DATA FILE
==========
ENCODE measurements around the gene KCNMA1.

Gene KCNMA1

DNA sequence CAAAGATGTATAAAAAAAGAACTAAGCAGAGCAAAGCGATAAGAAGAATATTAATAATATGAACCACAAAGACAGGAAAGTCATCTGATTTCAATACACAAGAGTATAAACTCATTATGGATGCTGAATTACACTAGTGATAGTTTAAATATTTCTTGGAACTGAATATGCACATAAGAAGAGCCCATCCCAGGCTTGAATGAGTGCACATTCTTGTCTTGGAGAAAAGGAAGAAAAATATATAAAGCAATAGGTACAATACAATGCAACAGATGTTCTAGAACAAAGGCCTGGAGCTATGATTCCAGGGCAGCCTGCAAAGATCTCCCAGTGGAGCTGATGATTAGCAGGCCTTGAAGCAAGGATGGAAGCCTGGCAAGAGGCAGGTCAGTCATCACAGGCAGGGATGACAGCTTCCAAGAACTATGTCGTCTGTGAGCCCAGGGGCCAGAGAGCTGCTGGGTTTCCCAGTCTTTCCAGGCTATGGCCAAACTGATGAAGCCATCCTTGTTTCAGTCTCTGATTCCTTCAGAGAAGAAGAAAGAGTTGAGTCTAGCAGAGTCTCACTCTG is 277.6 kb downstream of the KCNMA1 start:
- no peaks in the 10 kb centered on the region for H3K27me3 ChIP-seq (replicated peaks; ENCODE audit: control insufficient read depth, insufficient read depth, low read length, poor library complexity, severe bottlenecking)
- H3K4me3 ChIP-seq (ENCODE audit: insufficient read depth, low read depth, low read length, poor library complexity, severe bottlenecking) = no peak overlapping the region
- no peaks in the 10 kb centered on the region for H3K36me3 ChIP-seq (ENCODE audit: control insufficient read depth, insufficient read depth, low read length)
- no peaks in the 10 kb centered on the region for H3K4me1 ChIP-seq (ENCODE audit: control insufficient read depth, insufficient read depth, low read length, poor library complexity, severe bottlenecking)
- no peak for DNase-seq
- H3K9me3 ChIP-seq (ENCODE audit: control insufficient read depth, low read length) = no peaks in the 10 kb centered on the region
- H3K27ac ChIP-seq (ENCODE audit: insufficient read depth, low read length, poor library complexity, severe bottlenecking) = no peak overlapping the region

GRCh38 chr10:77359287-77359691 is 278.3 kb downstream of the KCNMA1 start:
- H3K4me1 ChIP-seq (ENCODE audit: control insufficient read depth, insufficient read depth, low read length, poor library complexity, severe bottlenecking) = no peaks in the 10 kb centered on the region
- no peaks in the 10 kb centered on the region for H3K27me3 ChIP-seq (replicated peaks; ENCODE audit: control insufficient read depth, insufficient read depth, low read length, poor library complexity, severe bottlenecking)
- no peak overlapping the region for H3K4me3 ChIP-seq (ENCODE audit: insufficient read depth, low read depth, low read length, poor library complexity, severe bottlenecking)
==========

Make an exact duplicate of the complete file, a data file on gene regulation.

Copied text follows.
ENCODE measurements around the gene KCNMA1.

Gene KCNMA1

DNA sequence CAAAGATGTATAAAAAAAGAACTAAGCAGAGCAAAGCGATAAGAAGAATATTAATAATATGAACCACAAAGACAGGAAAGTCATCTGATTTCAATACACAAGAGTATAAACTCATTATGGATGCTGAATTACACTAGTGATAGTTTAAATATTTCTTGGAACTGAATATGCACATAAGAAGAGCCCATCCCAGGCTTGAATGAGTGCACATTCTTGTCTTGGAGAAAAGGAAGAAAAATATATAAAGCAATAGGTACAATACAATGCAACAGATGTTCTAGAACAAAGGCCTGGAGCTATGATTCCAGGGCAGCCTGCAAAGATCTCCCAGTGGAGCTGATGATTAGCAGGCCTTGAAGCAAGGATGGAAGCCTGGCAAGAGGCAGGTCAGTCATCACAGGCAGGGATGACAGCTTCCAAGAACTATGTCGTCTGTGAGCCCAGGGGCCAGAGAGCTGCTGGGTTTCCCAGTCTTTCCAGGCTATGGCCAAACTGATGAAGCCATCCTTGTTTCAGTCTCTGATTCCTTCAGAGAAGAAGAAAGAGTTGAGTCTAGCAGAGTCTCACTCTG is 277.6 kb downstream of the KCNMA1 start:
- no peaks in the 10 kb centered on the region for H3K27me3 ChIP-seq (replicated peaks; ENCODE audit: control insufficient read depth, insufficient read depth, low read length, poor library complexity, severe bottlenecking)
- H3K4me3 ChIP-seq (ENCODE audit: insufficient read depth, low read depth, low read length, poor library complexity, severe bottlenecking) = no peak overlapping the region
- no peaks in the 10 kb centered on the region for H3K36me3 ChIP-seq (ENCODE audit: control insufficient read depth, insufficient read depth, low read length)
- no peaks in the 10 kb centered on the region for H3K4me1 ChIP-seq (ENCODE audit: control insufficient read depth, insufficient read depth, low read length, poor library complexity, severe bottlenecking)
- no peak for DNase-seq
- H3K9me3 ChIP-seq (ENCODE audit: control insufficient read depth, low read length) = no peaks in the 10 kb centered on the region
- H3K27ac ChIP-seq (ENCODE audit: insufficient read depth, low read length, poor library complexity, severe bottlenecking) = no peak overlapping the region

GRCh38 chr10:77359287-77359691 is 278.3 kb downstream of the KCNMA1 start:
- H3K4me1 ChIP-seq (ENCODE audit: control insufficient read depth, insufficient read depth, low read length, poor library complexity, severe bottlenecking) = no peaks in the 10 kb centered on the region
- no peaks in the 10 kb centered on the region for H3K27me3 ChIP-seq (replicated peaks; ENCODE audit: control insufficient read depth, insufficient read depth, low read length, poor library complexity, severe bottlenecking)
- no peak overlapping the region for H3K4me3 ChIP-seq (ENCODE audit: insufficient read depth, low read depth, low read length, poor library complexity, severe bottlenecking)